Friday, April 25, 2014

Drink of the day: Troegs Mad Elf

I've never been a huge fan of Troegs Brewing Company. But we got a bottle of Mad Elf as a present this past year, and I've been waiting for the right time to break it out. Today is rainy and gloomy: perfect.

Mad Elf is a very strong Belgian ale (11%) brewed with honey and cherries. It pours an unusual, almost artificial, pinkish-red color, theoretically from the cherries (although I'm not entirely convinced). The taste is much gentler and subtler than I was expecting - I thought it was going to be a fruit-splosion like the Black Diamond Grand Cru that Florence and I had several weeks ago. Instead it's slightly sweet and fruity but not overwhelming, and less boozy that I was expecting as well. It's surprisingly well-balanced, although it could do with a bit more bitterness to counteract the fruit and alcohol. Worth a try if you like fruity Belgians.

And it came with a tulip glass, which is most excellent.

Sunday, April 20, 2014

Drink of the day: Millstone Gingeroot cider

The title of this series has already changed: tonight I'm writing about cider! Millstone Cellars is a small cidery and meadery in Monkton, Maryland, about 35 minutes from where we live. They've restored a beautiful 1800s grist mill and miller's house - it's worth visiting for the architecture if nothing else. Florence and I went with some friends last month for a tasting and tried several of their ciders and meads. The first one we're drinking is Gingeroot, which is (unsurprisingly) a ginger-infused cider.

At the tasting I remember it being okay, if not particularly great - it was slightly sweet and overwhelmingly gingery. The person running the tasting mentioned that Millstone's sparkling ciders, of which Gingeroot is one, can be aged for a few weeks to allow the residual yeast to ferment the remaining sugar. Not liking sweet alcoholic drinks, we did that and opened it tonight. It's very different from the version we tasted. Now the cider is slightly sour and more evocative of apples than strictly tasting of apples. It's hard to explain - I've heard it described as a French cider style rather than a British one. It's still gingery, but the sourness balances that flavor much better than the original off-dry version did at the tasting. Well worth the purchase if you live nearby - Millstone is also available at several stores in Baltimore City, Baltimore County, and Carroll County. They also ship to Maryland addresses in accordance with the state's new law on direct-shipping, but the shipping is fairly steep.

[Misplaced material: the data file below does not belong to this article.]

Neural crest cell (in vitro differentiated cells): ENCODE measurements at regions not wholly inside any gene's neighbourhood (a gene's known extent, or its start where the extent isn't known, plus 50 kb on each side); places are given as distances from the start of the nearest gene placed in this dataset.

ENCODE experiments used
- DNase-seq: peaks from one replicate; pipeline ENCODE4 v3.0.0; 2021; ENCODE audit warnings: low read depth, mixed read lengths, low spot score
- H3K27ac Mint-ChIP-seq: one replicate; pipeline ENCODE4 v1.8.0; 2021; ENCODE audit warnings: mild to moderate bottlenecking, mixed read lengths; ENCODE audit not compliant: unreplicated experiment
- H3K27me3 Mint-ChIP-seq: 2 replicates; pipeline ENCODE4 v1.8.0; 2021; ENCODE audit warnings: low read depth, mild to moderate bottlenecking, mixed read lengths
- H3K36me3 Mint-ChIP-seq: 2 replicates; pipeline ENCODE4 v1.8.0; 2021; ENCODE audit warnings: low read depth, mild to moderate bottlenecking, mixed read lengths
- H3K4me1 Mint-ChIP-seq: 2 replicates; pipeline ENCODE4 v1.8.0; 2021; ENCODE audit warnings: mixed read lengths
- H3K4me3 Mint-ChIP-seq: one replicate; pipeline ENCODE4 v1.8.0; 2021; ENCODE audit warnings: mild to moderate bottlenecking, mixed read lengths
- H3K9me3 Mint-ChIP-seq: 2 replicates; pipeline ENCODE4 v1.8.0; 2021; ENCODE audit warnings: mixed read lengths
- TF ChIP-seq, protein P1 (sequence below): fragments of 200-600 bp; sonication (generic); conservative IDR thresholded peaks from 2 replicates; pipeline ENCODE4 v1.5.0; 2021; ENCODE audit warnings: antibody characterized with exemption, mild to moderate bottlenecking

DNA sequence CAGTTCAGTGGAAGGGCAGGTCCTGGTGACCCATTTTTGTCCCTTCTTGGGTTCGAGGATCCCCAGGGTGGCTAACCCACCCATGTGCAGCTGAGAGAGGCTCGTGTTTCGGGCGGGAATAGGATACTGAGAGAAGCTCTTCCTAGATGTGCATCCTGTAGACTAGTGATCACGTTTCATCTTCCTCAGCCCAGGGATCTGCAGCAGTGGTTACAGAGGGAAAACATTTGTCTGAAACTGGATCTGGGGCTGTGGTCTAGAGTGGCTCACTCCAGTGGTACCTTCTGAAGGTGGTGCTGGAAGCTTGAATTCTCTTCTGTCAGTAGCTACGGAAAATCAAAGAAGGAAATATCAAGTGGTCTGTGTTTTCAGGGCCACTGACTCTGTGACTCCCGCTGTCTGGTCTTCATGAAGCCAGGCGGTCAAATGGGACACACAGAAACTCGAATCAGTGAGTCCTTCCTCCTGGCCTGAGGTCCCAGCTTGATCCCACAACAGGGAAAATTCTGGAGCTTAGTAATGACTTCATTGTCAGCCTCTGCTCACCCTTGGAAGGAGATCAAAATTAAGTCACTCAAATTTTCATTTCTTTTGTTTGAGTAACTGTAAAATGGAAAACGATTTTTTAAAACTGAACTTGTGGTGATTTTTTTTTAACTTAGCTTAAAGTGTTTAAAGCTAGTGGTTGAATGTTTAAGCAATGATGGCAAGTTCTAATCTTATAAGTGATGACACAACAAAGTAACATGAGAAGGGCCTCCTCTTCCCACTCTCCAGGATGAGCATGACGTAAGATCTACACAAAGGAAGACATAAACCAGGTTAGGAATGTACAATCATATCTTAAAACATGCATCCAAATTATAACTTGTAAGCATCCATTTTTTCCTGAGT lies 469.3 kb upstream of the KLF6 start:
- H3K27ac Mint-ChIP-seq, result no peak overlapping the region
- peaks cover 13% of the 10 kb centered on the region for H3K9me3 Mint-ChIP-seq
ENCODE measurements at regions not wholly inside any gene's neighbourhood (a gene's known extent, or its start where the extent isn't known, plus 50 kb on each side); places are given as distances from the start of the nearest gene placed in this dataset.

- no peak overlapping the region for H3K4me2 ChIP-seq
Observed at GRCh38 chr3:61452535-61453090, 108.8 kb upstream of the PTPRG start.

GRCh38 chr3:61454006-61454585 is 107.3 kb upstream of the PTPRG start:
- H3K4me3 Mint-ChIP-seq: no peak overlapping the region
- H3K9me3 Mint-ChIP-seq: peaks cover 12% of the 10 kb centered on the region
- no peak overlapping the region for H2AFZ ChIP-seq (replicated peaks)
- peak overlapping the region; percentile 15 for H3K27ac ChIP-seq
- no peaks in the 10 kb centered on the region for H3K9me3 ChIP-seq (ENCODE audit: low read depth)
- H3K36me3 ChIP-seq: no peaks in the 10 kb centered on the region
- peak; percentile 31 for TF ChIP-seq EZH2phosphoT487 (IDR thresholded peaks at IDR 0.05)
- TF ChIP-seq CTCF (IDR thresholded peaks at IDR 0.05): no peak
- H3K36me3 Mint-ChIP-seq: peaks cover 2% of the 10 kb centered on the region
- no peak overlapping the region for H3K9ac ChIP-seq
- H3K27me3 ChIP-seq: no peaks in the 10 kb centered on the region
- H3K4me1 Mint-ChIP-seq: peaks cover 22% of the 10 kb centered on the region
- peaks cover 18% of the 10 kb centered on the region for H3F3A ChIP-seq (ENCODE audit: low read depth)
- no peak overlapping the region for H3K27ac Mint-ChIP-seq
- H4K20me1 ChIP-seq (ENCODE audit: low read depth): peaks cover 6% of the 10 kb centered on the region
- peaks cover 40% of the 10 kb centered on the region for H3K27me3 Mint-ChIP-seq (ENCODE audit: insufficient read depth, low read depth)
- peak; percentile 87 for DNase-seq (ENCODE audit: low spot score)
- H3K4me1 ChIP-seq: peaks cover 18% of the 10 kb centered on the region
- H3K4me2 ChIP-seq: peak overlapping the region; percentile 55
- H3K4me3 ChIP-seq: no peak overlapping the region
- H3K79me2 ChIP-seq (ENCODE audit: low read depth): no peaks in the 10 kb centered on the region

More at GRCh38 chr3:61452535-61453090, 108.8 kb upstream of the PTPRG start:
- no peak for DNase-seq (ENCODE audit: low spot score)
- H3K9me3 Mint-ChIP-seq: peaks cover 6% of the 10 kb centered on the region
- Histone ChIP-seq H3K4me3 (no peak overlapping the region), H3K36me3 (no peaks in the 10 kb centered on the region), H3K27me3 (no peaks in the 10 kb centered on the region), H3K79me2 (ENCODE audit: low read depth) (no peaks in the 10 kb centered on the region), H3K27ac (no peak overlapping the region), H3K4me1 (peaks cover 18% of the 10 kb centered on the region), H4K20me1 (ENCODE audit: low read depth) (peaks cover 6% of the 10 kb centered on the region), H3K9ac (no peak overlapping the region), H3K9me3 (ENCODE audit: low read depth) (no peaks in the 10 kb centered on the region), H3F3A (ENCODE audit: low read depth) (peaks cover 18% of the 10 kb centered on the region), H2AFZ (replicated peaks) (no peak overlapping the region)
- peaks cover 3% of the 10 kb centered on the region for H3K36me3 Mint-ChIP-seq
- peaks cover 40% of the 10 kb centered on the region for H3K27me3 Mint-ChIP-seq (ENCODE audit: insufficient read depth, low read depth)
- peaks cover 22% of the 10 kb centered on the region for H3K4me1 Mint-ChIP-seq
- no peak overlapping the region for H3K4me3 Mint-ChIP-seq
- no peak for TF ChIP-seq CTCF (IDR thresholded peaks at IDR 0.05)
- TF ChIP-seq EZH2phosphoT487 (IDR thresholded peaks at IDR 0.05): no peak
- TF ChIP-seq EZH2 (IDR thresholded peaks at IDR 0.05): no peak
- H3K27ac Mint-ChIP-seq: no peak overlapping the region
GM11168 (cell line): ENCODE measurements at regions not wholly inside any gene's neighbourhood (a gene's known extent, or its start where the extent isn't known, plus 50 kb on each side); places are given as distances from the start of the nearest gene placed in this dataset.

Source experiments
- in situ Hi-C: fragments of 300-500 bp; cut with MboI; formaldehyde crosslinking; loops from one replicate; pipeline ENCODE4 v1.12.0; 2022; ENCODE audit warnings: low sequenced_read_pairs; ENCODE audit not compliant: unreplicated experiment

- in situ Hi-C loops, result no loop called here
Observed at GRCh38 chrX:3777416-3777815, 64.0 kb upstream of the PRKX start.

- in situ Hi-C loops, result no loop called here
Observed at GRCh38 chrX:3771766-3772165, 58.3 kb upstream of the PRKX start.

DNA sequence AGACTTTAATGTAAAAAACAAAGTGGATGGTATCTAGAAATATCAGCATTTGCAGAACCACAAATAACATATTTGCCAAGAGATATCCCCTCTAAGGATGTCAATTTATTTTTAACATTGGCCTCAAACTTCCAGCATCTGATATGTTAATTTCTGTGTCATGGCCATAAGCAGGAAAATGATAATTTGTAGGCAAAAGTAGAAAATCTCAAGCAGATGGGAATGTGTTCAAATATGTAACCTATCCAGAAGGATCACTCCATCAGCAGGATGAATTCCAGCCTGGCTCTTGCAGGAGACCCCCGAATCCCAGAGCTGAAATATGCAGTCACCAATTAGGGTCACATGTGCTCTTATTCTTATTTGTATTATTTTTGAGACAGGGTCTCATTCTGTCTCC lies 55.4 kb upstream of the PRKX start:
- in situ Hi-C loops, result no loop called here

Millstone Cellars
2029 Monkton Road
Monkton, MD 21111
Tastings most Saturdays and Sundays 12-5pm

Friday, April 11, 2014

Beer of the Day: Allagash Odyssey

I've decided to start a new series on interesting beers I come across, inspired by my recent membership in the craft beer club of College Square Liquors, my Friendly Local Beer Store. Every week I get an email with a list of new beers they have in stock, and I happily head over to the store and buy a couple to try.

A few weeks ago, that list contained Allagash Brewing Company's Odyssey. I've known about Allagash since I visited Portland (Maine) a few years ago - they're an excellent brewery, so this was worth checking out. Some research told me that Odyssey represents one of my favorite beer styles - the dark wheat beer. It's sort of a hybrid dark wheat/Belgian to be more accurate, but I let that slide. Dark wheat beers (or dunkelweizen in German) combine two styles I love into a wondrous whole. I had one with my cousin in Toronto a few years ago - sadly, I can't remember if it was Erdinger or Paulaner, but it remains the best beer I've ever had.

So I had to try the Odyssey. It comes in a 750 mL bottle with a champagne-style cork top, which I've come to love. No special equipment needed - just wrist strength and care. It's ultimately much closer to a wheat than a Belgian - no syrupy, fruity, or boozy flavors that I normally associate with Belgian ales. Actually, it's remarkably clean and subtle considering the ABV is just over 10%. Instead, it's much closer to what I was hoping for - a dunkelweiss. It's slightly bitter, more dry than sweet, with the crispness I associate with wheat beer. It's also slightly oaked - not to the point of an Oaked Arrogant Bastard, but it's noticeable and blends very well with the other flavors.

This beer isn't cheap - I paid $15 for the bottle, more than I usually pay for beer. But it's worth every penny, and I'm buying another bottle this weekend if it's still in stock.

Sunday, April 6, 2014

An Easy Sauteed Spinach with Creamy Yogurt Sauce (plus Leftover Yogurt Sauce Mashed Potatoes!)

Your drive-by recipe of the week: I sauteed an entire bag of spinach with a few cloves of garlic (instead of putting raw garlic in the sauce; raw garlic induces an upset stomach in some people), then made the rest of the creamy yogurt dressing from this recipe as written. I've been very into putting plain yogurt into everything lately! I've also been very into putting a fried egg on everything lately, which may have been partially spurred on by the fact that we participated in a meat CSA (Community Supported Agriculture) program this winter and were thus given 3 dozen eggs a month...

There was a lot of yogurt sauce left over from this recipe, which got recycled into these a few days later:

The yogurt sauce just gets used in place of milk or whatever other liquid you would mix into your mashed potatoes at the end. I think I still used a little bit of butter to soften things up as well.